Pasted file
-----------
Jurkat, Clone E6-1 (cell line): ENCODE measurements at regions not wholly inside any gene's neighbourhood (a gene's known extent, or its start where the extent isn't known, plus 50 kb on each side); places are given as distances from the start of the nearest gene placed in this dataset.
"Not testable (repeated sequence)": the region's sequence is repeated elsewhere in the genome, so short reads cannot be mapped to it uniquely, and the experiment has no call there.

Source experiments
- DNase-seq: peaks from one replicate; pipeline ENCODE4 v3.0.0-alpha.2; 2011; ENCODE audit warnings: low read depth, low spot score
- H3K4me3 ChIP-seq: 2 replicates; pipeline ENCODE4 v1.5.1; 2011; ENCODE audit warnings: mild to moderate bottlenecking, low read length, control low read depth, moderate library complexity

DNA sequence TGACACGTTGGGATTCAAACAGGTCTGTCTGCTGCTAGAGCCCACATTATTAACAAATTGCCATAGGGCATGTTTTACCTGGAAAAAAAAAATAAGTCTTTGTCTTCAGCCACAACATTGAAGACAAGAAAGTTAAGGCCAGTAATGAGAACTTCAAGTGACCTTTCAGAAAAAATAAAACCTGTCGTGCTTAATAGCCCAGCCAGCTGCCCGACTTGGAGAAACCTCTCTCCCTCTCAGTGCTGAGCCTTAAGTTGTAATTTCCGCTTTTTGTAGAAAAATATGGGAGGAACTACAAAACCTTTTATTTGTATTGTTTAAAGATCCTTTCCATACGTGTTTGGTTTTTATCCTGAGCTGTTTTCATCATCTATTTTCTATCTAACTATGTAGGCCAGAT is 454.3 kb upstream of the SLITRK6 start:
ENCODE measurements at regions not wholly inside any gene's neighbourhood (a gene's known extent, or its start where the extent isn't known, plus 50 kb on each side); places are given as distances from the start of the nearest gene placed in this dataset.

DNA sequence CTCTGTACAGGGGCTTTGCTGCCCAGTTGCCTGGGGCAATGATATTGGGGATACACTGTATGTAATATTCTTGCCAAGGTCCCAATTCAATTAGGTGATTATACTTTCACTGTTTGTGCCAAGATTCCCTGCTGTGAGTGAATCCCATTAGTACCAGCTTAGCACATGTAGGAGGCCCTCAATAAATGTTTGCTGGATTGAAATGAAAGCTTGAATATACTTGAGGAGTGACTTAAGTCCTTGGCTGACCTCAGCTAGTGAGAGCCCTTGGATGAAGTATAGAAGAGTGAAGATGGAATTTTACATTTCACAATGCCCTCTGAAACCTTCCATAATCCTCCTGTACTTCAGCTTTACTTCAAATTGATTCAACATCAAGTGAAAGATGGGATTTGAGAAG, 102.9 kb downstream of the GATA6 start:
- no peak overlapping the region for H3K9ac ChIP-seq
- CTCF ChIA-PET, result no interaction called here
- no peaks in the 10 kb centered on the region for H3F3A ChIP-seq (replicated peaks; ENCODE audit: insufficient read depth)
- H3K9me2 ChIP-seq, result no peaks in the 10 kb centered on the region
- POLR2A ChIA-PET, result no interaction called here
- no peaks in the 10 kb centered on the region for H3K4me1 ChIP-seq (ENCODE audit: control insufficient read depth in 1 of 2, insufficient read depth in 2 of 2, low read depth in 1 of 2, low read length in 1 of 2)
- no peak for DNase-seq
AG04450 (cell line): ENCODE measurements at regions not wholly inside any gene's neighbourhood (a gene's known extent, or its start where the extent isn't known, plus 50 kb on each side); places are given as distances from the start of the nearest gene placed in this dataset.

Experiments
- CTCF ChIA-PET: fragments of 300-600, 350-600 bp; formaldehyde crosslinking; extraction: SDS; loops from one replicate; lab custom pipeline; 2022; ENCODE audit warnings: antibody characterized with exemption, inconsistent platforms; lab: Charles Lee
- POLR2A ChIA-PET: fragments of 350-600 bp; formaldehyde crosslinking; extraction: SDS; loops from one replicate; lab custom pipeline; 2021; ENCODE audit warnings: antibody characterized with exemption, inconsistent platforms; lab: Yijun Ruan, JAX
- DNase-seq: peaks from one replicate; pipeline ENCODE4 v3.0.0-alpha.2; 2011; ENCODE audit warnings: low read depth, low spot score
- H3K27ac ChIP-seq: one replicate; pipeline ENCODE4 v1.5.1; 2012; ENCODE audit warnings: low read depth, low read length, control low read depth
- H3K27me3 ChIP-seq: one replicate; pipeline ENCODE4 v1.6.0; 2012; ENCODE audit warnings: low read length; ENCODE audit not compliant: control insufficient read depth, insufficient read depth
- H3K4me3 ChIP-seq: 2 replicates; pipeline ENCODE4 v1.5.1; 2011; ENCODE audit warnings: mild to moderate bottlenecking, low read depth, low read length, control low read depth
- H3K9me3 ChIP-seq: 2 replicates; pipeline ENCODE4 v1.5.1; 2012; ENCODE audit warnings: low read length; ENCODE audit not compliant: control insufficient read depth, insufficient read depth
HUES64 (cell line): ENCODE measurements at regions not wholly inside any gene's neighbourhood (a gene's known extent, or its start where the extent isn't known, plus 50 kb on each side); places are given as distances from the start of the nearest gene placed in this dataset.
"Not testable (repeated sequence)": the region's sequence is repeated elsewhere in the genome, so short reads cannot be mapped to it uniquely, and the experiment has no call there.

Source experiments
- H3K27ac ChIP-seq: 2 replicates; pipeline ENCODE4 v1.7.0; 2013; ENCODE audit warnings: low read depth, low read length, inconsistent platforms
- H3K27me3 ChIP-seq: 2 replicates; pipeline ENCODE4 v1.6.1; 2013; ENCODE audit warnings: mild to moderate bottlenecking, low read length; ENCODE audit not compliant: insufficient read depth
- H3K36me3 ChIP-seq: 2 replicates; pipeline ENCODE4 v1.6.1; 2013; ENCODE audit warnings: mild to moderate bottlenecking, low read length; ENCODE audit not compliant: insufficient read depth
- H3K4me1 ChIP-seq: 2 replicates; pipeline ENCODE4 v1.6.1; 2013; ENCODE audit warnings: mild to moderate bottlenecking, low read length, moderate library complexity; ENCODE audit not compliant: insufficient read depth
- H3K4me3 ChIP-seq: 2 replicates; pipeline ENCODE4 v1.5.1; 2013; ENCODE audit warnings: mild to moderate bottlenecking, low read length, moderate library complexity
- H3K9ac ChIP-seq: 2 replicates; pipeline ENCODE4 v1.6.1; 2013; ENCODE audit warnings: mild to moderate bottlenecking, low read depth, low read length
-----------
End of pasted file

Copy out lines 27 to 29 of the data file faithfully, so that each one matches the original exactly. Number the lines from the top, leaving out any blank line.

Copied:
Source experiments
- H3K27ac ChIP-seq: 2 replicates; pipeline ENCODE4 v1.7.0; 2013; ENCODE audit warnings: low read depth, low read length, inconsistent platforms
- H3K27me3 ChIP-seq: 2 replicates; pipeline ENCODE4 v1.6.1; 2013; ENCODE audit warnings: mild to moderate bottlenecking, low read length; ENCODE audit not compliant: insufficient read depth